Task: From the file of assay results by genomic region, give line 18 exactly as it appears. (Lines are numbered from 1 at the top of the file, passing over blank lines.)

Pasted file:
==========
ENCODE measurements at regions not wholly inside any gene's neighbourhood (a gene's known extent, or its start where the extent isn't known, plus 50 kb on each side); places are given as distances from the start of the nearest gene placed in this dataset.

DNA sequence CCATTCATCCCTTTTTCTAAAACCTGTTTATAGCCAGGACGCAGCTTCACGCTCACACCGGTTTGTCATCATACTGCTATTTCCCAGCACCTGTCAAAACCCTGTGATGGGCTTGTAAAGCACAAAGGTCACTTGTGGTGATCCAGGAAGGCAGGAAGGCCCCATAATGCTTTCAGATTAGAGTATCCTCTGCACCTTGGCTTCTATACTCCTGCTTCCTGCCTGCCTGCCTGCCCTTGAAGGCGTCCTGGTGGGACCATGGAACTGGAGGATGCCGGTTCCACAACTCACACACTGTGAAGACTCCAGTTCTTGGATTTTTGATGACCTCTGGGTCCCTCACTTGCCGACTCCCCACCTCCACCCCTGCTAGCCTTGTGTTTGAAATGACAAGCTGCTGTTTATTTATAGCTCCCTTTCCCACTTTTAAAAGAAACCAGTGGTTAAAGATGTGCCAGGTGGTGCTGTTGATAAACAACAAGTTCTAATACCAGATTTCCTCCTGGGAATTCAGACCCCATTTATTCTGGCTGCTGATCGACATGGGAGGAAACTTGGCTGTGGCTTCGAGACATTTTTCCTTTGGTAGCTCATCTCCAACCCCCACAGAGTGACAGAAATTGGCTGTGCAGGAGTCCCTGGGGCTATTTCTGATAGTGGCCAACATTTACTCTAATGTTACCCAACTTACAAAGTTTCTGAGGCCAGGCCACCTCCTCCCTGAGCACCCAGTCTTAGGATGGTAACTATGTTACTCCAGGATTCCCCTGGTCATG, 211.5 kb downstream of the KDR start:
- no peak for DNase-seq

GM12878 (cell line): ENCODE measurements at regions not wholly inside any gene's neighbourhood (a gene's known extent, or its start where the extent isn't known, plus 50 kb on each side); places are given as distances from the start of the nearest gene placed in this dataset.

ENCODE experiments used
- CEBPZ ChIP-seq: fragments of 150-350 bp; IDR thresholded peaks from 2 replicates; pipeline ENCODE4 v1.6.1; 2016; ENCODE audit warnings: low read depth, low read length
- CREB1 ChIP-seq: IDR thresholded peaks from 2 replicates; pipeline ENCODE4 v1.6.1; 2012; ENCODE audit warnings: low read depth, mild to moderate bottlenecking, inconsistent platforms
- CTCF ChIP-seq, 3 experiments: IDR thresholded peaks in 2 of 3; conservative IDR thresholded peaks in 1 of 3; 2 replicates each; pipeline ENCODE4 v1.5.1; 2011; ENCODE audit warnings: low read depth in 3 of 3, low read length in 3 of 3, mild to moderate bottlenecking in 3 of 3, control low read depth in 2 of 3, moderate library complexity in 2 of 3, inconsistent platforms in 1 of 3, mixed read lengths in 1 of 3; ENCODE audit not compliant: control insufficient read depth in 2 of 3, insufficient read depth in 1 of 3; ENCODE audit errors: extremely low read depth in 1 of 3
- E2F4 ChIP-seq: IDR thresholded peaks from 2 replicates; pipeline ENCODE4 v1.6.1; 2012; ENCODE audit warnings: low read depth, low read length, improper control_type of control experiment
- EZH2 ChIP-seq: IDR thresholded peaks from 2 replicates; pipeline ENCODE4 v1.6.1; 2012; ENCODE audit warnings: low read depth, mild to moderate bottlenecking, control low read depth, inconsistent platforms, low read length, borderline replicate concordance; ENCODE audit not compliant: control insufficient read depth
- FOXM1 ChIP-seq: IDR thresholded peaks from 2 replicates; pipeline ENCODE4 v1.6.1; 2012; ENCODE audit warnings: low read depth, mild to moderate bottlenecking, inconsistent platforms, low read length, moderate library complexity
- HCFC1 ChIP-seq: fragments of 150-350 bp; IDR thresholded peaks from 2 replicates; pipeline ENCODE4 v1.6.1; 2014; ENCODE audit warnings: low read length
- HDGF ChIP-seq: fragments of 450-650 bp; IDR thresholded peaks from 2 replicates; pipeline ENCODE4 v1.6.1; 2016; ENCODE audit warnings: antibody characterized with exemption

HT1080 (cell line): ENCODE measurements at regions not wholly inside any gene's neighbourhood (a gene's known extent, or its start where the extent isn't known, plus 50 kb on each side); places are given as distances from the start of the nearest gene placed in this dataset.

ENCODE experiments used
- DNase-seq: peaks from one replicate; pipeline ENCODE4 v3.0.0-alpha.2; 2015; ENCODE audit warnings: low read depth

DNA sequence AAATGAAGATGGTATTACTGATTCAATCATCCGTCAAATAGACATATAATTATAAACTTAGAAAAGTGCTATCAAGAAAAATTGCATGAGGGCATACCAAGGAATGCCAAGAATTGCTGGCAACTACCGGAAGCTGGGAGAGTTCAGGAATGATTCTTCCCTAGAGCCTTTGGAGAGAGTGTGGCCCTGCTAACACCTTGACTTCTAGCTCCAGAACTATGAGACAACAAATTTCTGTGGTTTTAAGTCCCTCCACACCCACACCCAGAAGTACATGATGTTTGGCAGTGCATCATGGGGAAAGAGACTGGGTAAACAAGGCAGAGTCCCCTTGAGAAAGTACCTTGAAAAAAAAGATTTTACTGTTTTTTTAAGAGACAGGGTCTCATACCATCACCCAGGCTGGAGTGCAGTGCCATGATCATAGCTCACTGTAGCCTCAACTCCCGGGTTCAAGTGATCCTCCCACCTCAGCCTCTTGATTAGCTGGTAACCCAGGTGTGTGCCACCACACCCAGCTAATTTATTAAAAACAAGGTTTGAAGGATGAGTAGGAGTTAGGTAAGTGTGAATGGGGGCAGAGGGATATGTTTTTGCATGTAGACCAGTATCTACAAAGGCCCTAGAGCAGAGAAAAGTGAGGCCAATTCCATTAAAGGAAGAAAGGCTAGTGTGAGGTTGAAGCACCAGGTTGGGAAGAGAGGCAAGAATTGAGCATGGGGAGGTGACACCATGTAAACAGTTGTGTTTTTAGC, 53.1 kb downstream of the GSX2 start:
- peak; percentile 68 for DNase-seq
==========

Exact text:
- peak; percentile 68 for DNase-seq